Bartolomé Mitre once complained that, far from looking like “a party of government,” an early version of the Radical Civic Union (UCR) seemed to be against the idea that anyone at all was entitled to govern. Had he lived long enough, he would have noted that, while the Peronists have always been more than happy to wield power, they too belong to what by nature is an opposition force that is permanently on the lookout for sinister enemies with which to do battle, even if these turn out to be their own leaders. Like Pogo, they can say “we have met the enemy and he is us.”
As the Peronists reminded us last Tuesday when, in their different ways, they paid ritual homage to the “loyalty” that supposedly holds them together, many are more interested in thwarting Sergio Massa’s efforts to postpone the total collapse of Argentina’s economy until someone else is entrusted with the task of running it than in propping up what, much as they may dislike the idea, is their very own government. Whether or not their attempts to bring him to heel benefit the country’s inhabitants is something few if any are willing to take into account.
To justify their behaviour, the movement’s leading lights, who these days happen to be Máximo Kirchner and Pablo Moyano, talk as though they believed the country’s real government was not the one that in theory is led by the increasingly ectoplasmic Alberto Fernández and, from a distance, by Máximo’s mother, Cristina Fernández de Kirchner, but a colonial administration put in place by the Bulgarian lady Kristalina Georgieva who heads the International Monetary Fund. This settled, by ranting against whatever the de facto President Georgieva’s pawn Massa does, they are fulfilling their patriotic duty and anyone who disagrees with them is a traitor.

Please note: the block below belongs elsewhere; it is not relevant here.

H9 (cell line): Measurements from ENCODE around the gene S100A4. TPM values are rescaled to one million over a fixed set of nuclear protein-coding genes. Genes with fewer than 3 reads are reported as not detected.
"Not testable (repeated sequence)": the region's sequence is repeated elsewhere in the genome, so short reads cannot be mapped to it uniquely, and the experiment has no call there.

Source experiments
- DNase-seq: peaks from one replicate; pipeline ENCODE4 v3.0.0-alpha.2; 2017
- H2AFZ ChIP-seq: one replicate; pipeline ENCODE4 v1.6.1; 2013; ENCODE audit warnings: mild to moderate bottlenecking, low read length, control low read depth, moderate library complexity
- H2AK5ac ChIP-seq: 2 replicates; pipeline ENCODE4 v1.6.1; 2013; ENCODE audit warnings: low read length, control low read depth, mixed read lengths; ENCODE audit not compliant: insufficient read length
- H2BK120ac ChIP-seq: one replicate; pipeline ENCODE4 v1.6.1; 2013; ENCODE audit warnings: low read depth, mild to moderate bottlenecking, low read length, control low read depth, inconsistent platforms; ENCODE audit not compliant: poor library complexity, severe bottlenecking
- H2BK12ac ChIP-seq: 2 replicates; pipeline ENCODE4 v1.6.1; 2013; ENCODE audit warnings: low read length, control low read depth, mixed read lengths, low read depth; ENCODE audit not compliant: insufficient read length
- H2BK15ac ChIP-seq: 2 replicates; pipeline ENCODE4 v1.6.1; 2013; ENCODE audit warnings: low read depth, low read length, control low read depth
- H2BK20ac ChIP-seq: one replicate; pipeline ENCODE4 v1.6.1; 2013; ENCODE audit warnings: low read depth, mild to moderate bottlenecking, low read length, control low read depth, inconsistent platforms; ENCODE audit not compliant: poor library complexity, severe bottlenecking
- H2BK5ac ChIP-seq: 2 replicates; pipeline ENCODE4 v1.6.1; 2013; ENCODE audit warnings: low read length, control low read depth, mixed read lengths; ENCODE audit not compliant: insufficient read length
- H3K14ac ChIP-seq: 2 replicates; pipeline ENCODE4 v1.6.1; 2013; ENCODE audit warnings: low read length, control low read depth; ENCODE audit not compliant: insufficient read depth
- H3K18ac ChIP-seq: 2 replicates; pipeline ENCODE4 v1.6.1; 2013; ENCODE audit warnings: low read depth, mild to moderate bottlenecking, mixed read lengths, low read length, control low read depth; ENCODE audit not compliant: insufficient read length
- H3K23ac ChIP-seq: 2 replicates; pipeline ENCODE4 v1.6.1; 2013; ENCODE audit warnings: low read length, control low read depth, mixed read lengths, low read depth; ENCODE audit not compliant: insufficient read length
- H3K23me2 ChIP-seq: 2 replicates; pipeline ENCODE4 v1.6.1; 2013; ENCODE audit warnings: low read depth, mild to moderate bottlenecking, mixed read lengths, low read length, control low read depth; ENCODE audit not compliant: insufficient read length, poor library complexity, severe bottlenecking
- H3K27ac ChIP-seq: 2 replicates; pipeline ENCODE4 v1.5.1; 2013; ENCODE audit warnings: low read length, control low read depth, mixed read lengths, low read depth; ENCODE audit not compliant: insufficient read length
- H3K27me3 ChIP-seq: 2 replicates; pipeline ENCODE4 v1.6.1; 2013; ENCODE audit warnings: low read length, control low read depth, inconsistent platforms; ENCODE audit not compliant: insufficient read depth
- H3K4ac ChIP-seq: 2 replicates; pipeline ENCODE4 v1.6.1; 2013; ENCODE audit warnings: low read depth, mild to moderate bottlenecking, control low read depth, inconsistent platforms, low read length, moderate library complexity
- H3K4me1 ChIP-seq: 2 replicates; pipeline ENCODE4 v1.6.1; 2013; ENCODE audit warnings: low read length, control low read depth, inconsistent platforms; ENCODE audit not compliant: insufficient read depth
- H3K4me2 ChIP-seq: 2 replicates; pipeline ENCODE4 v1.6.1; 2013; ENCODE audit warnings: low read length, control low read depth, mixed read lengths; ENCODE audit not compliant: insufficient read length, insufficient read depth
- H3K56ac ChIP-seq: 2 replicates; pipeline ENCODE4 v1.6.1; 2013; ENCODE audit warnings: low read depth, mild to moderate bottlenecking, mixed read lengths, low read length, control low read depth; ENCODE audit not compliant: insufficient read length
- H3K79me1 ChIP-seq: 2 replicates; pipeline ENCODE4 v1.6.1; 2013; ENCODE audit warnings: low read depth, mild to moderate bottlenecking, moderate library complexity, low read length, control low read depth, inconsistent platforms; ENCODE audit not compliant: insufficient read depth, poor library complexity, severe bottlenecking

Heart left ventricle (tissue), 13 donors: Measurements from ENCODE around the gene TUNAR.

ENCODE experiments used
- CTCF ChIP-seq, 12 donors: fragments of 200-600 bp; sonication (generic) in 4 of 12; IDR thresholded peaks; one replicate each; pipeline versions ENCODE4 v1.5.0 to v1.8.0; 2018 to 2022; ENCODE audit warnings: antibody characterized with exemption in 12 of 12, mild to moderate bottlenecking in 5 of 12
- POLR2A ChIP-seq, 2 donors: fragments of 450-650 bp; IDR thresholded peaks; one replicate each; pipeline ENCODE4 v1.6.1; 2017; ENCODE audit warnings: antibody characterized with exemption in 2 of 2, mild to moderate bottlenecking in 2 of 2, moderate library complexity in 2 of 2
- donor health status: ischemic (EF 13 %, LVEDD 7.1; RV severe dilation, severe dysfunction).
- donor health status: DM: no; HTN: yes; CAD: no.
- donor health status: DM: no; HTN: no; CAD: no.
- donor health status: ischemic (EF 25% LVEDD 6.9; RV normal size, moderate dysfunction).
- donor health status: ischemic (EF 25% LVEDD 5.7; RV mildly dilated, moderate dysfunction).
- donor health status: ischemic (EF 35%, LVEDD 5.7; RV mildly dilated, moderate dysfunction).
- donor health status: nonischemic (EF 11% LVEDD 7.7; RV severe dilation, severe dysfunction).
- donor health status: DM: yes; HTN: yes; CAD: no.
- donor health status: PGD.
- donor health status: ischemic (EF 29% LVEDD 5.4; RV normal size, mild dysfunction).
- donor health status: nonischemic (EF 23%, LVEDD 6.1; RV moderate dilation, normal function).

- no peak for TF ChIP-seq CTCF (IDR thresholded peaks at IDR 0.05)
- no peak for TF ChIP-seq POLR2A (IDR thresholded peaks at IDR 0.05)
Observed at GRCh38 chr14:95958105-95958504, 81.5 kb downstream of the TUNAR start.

Like Máximo who, had it not been for his parents’ successful political endeavours, would in all probability be working in a garage or, like so many other people, relying on handouts to get by, Pablo Moyano owes his prominence entirely to his dad, truckers union boss Hugo Moyano whose model is the late Jimmy Hoffa, whose murdered body is presumably lying somewhere under a concrete slab. In any event, the rise of two such unprepossessing individuals tells us all we need to know about the depths into which the Peronist wing of the nation’s political class has sunk. The trade unionist Luis Barrionuevo, who is a well-known authority on the peculiarities of the movement to which he and his kind belong, says it reminds him of a heap of excrement.
As a result of the Peronists’ collective failure to give her a functioning government, Argentina has degenerated into a “kakistocracy,” a land in which political power is now in the hands of the worst people to be found. No doubt this will change when elections are finally held as, for excellent reasons, Máximo and Pablo are among the country’s least popular politicians, but because of the rigid US-style presidential system that is enshrined in the constitution, more than a year may have to go by before the Peronist coalition can at last be given permission to depart. Though they could call it quits at any time, Alberto evidently fears being blamed for his inability to become a proper president, Cristina is uncomfortably aware that, deprived of the political power she has used to keep her accusers at bay, she could end up in jail, and the tens of thousands of party faithful who owe their public-sector jobs and the incomes they provide to their leaders’ political clout, have no desire to have to find another way of earning a living.